Located a few minutes by car from Creta Maris Resort, the fabulous Malia Minoan Palace is a lesser known treasure of Cretan antiquity. Less famous than Knossos Palace and Phaistos, the seaside archaeological site is striking for its serene location and fascinating legends.
The third largest of Crete’s Minoan palace on the island, the Malia Palace was, according to the Cretan myths, the seat of King Minos’ brother, Sarpedon. History and legends meet where Malia’s ruler is concerned since his banishment from Crete by his brother Minos led to him becoming king of legendary Lycia, and one of the heroes of the Trojan War. As for the remnants of his palace, the grand city built around 1900 BC was later destroyed and rebuilt in between 1700 and 1650 BC. Ultimately the Malia Palace was devastated by fire and deserted after 1450 BC. Unlike Knossos, the Malia Palace sits today as it was when archaeologists first discovered it – no reconstruction works attempt to restore some of its halls or mosaics to give visitors an idea of former glory. However, visitors can still see a small-scale model of the former structure exhibited at the Malia site’s information center.
Archaeologists believe Malia Minoan Palace life was essentially the same as that of the other significant palaces of Crete. While the original name of the city is still unknown, it’s thought to have been called Tarmaros. Besides being a major societal and religious hub, the fact the city minted its own coins suggests its widespread importance.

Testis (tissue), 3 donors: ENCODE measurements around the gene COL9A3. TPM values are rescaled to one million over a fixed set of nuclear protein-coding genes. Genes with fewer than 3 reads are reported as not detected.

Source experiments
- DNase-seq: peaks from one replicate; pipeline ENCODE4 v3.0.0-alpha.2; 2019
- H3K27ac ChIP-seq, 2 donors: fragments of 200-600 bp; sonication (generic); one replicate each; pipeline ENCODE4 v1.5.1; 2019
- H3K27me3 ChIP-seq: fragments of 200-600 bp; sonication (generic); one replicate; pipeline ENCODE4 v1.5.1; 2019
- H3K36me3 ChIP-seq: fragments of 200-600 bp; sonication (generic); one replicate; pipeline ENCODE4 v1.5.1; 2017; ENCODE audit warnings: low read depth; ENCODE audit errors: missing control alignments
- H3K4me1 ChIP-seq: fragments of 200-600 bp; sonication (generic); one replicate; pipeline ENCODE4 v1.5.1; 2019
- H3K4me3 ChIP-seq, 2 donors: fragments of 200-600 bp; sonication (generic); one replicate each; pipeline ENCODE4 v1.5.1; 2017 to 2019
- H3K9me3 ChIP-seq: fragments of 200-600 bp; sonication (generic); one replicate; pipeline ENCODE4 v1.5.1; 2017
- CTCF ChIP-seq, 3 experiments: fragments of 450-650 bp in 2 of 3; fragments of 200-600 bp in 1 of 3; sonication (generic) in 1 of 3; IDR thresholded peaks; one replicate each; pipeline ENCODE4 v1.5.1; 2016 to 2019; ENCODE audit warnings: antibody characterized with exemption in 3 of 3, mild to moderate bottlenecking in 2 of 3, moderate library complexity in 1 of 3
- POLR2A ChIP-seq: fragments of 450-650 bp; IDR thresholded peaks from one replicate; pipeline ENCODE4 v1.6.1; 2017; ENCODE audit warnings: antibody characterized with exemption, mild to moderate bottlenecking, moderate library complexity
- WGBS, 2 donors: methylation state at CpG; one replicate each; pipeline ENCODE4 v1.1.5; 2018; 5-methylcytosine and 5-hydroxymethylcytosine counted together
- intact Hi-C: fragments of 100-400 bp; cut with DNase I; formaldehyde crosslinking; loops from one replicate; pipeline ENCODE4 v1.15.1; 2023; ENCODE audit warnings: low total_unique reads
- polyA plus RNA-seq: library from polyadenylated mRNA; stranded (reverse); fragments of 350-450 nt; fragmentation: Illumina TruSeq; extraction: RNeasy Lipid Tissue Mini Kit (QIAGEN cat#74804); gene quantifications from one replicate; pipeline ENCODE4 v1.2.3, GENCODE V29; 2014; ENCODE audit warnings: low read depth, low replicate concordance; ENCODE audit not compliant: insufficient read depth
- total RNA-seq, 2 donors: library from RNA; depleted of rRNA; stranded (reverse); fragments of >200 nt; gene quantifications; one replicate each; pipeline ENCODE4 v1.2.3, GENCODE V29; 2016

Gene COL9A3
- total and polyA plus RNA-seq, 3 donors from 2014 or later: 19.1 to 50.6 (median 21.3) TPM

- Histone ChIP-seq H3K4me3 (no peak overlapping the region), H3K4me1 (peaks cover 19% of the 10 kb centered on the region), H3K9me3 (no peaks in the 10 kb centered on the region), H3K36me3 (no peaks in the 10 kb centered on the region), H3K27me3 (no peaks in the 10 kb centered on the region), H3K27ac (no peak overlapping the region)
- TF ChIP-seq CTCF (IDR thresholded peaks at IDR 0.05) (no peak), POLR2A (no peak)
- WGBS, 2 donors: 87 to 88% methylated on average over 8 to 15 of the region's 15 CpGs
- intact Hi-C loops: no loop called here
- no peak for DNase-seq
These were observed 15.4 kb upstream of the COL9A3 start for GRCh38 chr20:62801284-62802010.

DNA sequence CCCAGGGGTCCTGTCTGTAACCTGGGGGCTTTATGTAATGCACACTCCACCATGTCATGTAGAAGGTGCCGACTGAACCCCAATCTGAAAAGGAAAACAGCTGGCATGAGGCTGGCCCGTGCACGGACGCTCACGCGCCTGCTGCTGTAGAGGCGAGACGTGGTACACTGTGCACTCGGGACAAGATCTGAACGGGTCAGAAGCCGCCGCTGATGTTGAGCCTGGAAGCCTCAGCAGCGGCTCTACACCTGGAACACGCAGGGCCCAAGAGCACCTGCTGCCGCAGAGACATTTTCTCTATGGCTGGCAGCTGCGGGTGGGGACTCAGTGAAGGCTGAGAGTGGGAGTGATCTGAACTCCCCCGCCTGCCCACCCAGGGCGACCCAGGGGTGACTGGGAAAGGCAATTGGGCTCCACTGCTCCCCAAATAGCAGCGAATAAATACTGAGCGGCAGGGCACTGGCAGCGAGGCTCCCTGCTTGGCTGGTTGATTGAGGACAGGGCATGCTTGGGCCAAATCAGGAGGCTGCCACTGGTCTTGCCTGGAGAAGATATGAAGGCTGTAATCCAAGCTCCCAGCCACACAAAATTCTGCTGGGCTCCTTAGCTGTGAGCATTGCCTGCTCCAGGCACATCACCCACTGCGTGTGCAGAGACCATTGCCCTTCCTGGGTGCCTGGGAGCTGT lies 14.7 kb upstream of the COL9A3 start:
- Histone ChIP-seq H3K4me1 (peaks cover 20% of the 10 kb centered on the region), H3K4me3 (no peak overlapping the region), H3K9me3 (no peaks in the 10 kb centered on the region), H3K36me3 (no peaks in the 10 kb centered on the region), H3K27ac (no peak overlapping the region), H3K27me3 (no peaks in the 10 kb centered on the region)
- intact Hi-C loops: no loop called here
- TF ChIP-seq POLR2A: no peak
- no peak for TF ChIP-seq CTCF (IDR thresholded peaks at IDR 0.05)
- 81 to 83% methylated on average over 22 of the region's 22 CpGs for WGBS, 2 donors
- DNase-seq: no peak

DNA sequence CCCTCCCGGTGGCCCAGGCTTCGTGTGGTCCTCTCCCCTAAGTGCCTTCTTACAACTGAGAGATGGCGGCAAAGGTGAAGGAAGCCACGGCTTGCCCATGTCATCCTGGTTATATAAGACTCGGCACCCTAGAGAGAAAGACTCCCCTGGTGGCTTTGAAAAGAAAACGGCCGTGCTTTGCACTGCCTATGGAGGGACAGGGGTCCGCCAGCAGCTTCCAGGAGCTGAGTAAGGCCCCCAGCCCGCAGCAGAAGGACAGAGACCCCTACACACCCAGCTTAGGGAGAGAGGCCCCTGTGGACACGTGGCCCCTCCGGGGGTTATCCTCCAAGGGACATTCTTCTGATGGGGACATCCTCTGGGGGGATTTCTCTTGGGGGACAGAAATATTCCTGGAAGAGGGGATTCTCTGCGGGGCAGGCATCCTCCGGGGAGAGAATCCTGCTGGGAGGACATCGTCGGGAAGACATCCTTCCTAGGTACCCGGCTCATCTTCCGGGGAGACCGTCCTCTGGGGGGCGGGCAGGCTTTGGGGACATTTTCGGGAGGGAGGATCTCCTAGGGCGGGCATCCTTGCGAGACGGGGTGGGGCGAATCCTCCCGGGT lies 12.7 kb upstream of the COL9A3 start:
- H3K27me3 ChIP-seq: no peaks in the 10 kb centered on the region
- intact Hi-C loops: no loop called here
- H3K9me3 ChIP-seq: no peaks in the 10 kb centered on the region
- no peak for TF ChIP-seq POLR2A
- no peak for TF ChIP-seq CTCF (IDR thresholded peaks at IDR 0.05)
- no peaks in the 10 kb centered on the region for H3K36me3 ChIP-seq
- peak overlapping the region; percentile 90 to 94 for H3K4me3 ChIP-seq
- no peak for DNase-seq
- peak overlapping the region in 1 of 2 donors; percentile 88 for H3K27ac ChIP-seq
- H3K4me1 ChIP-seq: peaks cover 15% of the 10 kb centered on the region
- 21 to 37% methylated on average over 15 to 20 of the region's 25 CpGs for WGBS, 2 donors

The key points of interest for visitors are to the west side of the ruins where there are the warehouses, the royal rooms, and a weapons room. Also, of great interest is the more recent find of the hypostyle crypt, which is a large underground room thought to have been used as a council chamber for local dignitaries to congregate and discuss political matters.
While visiting the Malia Minoan Palace, it’s important to follow the maps, descriptions, and guidelines to get the best experience. As an example, the untrained observer would surely miss a roundtable in the central court that contains little cavities around its edges. This table is believed to have been meant for seed offerings to the gods to ensure a fruitful harvest season.
Also, don’t miss the necropolis situated about 500 meters north of the palace, where you’ll find the royal burial enclosure, which was undoubtedly the burial space for those who ruled the palace. It is here that the world-famous Bee Pendant that now sits in the Heraklion Archeological Museum was discovered.
The palace is open year-round, however, opening hours are seasonal – for example, the palace opens later and closes earlier in the colder season than in the summer. Admission is free for students and young visitors, journalists, and guests of the Greek State, holders of a free pass, and more. All other visitors pay as a small entrance fee – 6€ or discounted 3€ as of 2018. Free admission days for all visitors include the International Monuments Day on April 18, the International Museums Day on May 18, the last weekend of September annually during the European Heritage Days, and the first Sunday from November 1st to March 31st, among other dates. The palace is closed on national and public holidays. More information on admission you will find here.
All images © Mihaela Lica Butler. Used with permission.